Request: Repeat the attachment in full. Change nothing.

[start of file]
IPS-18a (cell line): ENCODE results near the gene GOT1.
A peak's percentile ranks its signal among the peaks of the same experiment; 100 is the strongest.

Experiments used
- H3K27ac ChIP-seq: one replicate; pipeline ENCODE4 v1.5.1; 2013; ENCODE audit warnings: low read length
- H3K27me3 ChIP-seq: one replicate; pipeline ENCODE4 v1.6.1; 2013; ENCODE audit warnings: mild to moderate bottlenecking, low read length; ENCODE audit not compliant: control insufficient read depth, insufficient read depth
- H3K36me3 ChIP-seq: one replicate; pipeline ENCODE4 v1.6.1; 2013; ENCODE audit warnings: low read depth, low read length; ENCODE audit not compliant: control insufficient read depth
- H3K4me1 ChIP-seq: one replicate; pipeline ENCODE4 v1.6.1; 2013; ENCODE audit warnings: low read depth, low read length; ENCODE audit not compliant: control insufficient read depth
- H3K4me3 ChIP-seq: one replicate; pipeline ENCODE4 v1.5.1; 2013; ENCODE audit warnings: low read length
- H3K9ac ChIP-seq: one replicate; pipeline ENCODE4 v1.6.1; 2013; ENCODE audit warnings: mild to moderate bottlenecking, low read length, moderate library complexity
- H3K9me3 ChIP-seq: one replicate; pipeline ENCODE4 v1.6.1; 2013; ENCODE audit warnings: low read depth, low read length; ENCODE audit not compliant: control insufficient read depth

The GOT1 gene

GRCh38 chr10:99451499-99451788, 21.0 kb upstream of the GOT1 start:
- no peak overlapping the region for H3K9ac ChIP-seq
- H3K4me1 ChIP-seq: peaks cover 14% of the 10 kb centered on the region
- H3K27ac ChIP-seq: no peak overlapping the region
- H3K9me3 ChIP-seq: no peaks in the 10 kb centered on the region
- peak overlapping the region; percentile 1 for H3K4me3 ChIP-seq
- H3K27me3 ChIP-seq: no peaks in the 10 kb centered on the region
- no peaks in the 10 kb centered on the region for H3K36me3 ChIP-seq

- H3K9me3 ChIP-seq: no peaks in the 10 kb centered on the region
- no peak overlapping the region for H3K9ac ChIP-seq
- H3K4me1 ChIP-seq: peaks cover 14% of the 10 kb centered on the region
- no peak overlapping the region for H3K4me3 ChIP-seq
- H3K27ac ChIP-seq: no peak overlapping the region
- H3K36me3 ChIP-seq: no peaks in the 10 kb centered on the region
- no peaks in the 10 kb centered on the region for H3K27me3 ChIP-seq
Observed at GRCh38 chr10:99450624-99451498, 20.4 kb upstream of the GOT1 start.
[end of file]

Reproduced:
IPS-18a (cell line): ENCODE results near the gene GOT1.
A peak's percentile ranks its signal among the peaks of the same experiment; 100 is the strongest.

Experiments used
- H3K27ac ChIP-seq: one replicate; pipeline ENCODE4 v1.5.1; 2013; ENCODE audit warnings: low read length
- H3K27me3 ChIP-seq: one replicate; pipeline ENCODE4 v1.6.1; 2013; ENCODE audit warnings: mild to moderate bottlenecking, low read length; ENCODE audit not compliant: control insufficient read depth, insufficient read depth
- H3K36me3 ChIP-seq: one replicate; pipeline ENCODE4 v1.6.1; 2013; ENCODE audit warnings: low read depth, low read length; ENCODE audit not compliant: control insufficient read depth
- H3K4me1 ChIP-seq: one replicate; pipeline ENCODE4 v1.6.1; 2013; ENCODE audit warnings: low read depth, low read length; ENCODE audit not compliant: control insufficient read depth
- H3K4me3 ChIP-seq: one replicate; pipeline ENCODE4 v1.5.1; 2013; ENCODE audit warnings: low read length
- H3K9ac ChIP-seq: one replicate; pipeline ENCODE4 v1.6.1; 2013; ENCODE audit warnings: mild to moderate bottlenecking, low read length, moderate library complexity
- H3K9me3 ChIP-seq: one replicate; pipeline ENCODE4 v1.6.1; 2013; ENCODE audit warnings: low read depth, low read length; ENCODE audit not compliant: control insufficient read depth

The GOT1 gene

GRCh38 chr10:99451499-99451788, 21.0 kb upstream of the GOT1 start:
- no peak overlapping the region for H3K9ac ChIP-seq
- H3K4me1 ChIP-seq: peaks cover 14% of the 10 kb centered on the region
- H3K27ac ChIP-seq: no peak overlapping the region
- H3K9me3 ChIP-seq: no peaks in the 10 kb centered on the region
- peak overlapping the region; percentile 1 for H3K4me3 ChIP-seq
- H3K27me3 ChIP-seq: no peaks in the 10 kb centered on the region
- no peaks in the 10 kb centered on the region for H3K36me3 ChIP-seq

- H3K9me3 ChIP-seq: no peaks in the 10 kb centered on the region
- no peak overlapping the region for H3K9ac ChIP-seq
- H3K4me1 ChIP-seq: peaks cover 14% of the 10 kb centered on the region
- no peak overlapping the region for H3K4me3 ChIP-seq
- H3K27ac ChIP-seq: no peak overlapping the region
- H3K36me3 ChIP-seq: no peaks in the 10 kb centered on the region
- no peaks in the 10 kb centered on the region for H3K27me3 ChIP-seq
Observed at GRCh38 chr10:99450624-99451498, 20.4 kb upstream of the GOT1 start.